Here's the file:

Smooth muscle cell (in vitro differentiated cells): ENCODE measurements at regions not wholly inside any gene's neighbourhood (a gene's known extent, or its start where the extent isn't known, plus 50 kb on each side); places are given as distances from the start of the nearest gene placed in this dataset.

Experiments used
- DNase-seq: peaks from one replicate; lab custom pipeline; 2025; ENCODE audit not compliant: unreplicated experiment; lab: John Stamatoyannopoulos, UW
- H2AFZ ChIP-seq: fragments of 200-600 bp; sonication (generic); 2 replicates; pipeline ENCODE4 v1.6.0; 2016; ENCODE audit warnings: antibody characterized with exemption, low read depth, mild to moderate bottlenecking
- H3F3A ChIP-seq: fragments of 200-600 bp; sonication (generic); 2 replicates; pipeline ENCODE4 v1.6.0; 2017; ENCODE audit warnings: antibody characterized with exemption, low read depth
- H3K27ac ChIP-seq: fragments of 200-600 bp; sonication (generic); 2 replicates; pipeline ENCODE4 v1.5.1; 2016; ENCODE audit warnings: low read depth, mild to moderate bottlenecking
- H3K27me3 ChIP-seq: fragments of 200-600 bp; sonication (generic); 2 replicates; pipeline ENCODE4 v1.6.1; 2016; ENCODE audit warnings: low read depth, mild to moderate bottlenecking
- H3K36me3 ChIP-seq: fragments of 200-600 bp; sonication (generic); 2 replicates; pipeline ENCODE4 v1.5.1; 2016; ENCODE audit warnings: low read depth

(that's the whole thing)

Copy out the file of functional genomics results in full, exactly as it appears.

Smooth muscle cell (in vitro differentiated cells): ENCODE measurements at regions not wholly inside any gene's neighbourhood (a gene's known extent, or its start where the extent isn't known, plus 50 kb on each side); places are given as distances from the start of the nearest gene placed in this dataset.

Experiments used
- DNase-seq: peaks from one replicate; lab custom pipeline; 2025; ENCODE audit not compliant: unreplicated experiment; lab: John Stamatoyannopoulos, UW
- H2AFZ ChIP-seq: fragments of 200-600 bp; sonication (generic); 2 replicates; pipeline ENCODE4 v1.6.0; 2016; ENCODE audit warnings: antibody characterized with exemption, low read depth, mild to moderate bottlenecking
- H3F3A ChIP-seq: fragments of 200-600 bp; sonication (generic); 2 replicates; pipeline ENCODE4 v1.6.0; 2017; ENCODE audit warnings: antibody characterized with exemption, low read depth
- H3K27ac ChIP-seq: fragments of 200-600 bp; sonication (generic); 2 replicates; pipeline ENCODE4 v1.5.1; 2016; ENCODE audit warnings: low read depth, mild to moderate bottlenecking
- H3K27me3 ChIP-seq: fragments of 200-600 bp; sonication (generic); 2 replicates; pipeline ENCODE4 v1.6.1; 2016; ENCODE audit warnings: low read depth, mild to moderate bottlenecking
- H3K36me3 ChIP-seq: fragments of 200-600 bp; sonication (generic); 2 replicates; pipeline ENCODE4 v1.5.1; 2016; ENCODE audit warnings: low read depth